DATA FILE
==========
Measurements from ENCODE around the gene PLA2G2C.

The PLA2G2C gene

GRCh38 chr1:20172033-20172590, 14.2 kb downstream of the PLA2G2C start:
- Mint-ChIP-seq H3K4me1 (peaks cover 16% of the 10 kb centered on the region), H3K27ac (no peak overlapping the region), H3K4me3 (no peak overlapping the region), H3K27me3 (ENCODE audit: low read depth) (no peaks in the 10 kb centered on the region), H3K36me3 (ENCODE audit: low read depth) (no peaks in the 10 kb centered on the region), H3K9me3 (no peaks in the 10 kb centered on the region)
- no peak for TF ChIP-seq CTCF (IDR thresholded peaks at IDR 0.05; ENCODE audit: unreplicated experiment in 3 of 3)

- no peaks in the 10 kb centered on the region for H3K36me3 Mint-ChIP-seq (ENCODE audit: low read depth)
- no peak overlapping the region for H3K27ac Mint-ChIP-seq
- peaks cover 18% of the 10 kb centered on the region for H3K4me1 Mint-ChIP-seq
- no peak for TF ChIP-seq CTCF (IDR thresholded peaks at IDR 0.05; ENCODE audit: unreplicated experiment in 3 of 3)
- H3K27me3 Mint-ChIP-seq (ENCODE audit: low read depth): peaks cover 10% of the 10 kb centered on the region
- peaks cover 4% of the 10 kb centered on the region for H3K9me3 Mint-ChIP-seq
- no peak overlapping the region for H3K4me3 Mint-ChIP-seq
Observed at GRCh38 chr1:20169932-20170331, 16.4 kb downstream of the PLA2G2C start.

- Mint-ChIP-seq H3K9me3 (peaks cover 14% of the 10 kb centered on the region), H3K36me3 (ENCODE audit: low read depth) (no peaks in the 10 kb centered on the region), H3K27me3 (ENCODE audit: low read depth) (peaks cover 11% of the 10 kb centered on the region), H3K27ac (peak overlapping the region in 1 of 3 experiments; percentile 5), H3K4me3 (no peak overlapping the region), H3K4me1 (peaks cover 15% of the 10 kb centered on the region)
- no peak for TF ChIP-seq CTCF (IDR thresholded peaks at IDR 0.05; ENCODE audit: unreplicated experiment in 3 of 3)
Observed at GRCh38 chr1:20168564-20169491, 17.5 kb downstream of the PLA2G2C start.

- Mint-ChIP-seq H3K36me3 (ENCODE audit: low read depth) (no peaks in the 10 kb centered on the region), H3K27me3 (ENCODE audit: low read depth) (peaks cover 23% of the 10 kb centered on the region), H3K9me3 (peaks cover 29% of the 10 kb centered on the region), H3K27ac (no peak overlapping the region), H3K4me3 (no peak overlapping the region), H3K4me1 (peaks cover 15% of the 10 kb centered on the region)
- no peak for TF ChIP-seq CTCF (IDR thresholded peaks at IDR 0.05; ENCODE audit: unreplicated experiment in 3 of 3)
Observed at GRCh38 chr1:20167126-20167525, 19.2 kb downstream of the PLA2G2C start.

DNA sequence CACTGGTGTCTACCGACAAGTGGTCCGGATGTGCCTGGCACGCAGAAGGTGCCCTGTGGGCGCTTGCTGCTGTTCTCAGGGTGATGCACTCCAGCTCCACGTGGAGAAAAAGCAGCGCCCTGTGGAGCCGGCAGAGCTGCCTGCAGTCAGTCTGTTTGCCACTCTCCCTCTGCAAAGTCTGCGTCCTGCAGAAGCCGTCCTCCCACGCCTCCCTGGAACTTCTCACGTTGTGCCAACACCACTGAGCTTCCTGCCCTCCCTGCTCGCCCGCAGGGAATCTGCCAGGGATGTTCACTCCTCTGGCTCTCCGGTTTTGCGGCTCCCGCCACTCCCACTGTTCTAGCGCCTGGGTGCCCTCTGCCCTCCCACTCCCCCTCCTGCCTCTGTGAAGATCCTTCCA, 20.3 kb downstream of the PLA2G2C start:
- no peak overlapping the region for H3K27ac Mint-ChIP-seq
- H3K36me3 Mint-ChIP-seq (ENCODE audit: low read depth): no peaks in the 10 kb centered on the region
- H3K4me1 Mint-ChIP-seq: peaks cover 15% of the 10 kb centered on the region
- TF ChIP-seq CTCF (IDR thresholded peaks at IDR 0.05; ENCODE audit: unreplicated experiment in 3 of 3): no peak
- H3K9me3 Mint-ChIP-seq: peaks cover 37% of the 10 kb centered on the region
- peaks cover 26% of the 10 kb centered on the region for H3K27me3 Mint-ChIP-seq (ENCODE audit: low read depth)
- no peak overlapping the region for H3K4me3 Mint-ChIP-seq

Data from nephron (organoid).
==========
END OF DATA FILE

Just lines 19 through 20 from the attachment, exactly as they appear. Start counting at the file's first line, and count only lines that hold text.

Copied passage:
Observed at GRCh38 chr1:20167126-20167525, 19.2 kb downstream of the PLA2G2C start.

DNA sequence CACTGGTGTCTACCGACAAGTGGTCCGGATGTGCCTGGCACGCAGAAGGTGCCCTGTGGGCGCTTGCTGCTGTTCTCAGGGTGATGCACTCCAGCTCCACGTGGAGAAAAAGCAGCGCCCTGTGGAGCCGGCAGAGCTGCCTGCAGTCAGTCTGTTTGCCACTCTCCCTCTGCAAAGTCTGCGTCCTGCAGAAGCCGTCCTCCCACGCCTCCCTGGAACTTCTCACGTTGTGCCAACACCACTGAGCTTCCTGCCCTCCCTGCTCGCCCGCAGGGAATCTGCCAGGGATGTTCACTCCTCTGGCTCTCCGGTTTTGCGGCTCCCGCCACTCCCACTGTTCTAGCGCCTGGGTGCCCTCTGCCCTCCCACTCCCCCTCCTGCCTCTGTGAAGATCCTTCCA, 20.3 kb downstream of the PLA2G2C start: